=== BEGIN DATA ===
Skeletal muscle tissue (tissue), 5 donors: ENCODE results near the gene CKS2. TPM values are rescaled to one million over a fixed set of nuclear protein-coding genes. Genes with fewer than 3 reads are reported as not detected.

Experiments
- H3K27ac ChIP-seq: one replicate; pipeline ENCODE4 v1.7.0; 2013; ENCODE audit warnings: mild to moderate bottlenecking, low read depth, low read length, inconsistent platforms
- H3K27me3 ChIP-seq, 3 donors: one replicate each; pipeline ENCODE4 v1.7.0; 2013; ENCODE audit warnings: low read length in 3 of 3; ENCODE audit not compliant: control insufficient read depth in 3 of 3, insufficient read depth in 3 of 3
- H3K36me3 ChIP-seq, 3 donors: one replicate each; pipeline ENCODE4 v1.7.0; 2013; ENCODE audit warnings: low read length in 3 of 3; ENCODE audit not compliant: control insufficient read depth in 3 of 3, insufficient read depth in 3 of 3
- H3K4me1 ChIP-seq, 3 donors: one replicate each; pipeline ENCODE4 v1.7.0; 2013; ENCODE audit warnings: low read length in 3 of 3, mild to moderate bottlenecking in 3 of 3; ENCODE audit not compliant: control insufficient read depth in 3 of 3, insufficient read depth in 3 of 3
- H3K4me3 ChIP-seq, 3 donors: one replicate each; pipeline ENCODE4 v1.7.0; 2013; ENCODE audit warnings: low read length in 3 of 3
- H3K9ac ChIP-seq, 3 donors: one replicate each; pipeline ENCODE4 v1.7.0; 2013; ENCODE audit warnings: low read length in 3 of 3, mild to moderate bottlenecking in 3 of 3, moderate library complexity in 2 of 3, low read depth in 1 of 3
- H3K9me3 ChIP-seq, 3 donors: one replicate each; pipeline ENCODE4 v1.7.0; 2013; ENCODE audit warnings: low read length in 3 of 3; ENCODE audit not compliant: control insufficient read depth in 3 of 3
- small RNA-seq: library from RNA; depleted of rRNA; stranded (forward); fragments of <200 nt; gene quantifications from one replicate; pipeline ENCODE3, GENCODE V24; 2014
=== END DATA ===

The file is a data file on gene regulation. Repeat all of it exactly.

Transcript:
Skeletal muscle tissue (tissue), 5 donors: ENCODE results near the gene CKS2. TPM values are rescaled to one million over a fixed set of nuclear protein-coding genes. Genes with fewer than 3 reads are reported as not detected.

Experiments
- H3K27ac ChIP-seq: one replicate; pipeline ENCODE4 v1.7.0; 2013; ENCODE audit warnings: mild to moderate bottlenecking, low read depth, low read length, inconsistent platforms
- H3K27me3 ChIP-seq, 3 donors: one replicate each; pipeline ENCODE4 v1.7.0; 2013; ENCODE audit warnings: low read length in 3 of 3; ENCODE audit not compliant: control insufficient read depth in 3 of 3, insufficient read depth in 3 of 3
- H3K36me3 ChIP-seq, 3 donors: one replicate each; pipeline ENCODE4 v1.7.0; 2013; ENCODE audit warnings: low read length in 3 of 3; ENCODE audit not compliant: control insufficient read depth in 3 of 3, insufficient read depth in 3 of 3
- H3K4me1 ChIP-seq, 3 donors: one replicate each; pipeline ENCODE4 v1.7.0; 2013; ENCODE audit warnings: low read length in 3 of 3, mild to moderate bottlenecking in 3 of 3; ENCODE audit not compliant: control insufficient read depth in 3 of 3, insufficient read depth in 3 of 3
- H3K4me3 ChIP-seq, 3 donors: one replicate each; pipeline ENCODE4 v1.7.0; 2013; ENCODE audit warnings: low read length in 3 of 3
- H3K9ac ChIP-seq, 3 donors: one replicate each; pipeline ENCODE4 v1.7.0; 2013; ENCODE audit warnings: low read length in 3 of 3, mild to moderate bottlenecking in 3 of 3, moderate library complexity in 2 of 3, low read depth in 1 of 3
- H3K9me3 ChIP-seq, 3 donors: one replicate each; pipeline ENCODE4 v1.7.0; 2013; ENCODE audit warnings: low read length in 3 of 3; ENCODE audit not compliant: control insufficient read depth in 3 of 3
- small RNA-seq: library from RNA; depleted of rRNA; stranded (forward); fragments of <200 nt; gene quantifications from one replicate; pipeline ENCODE3, GENCODE V24; 2014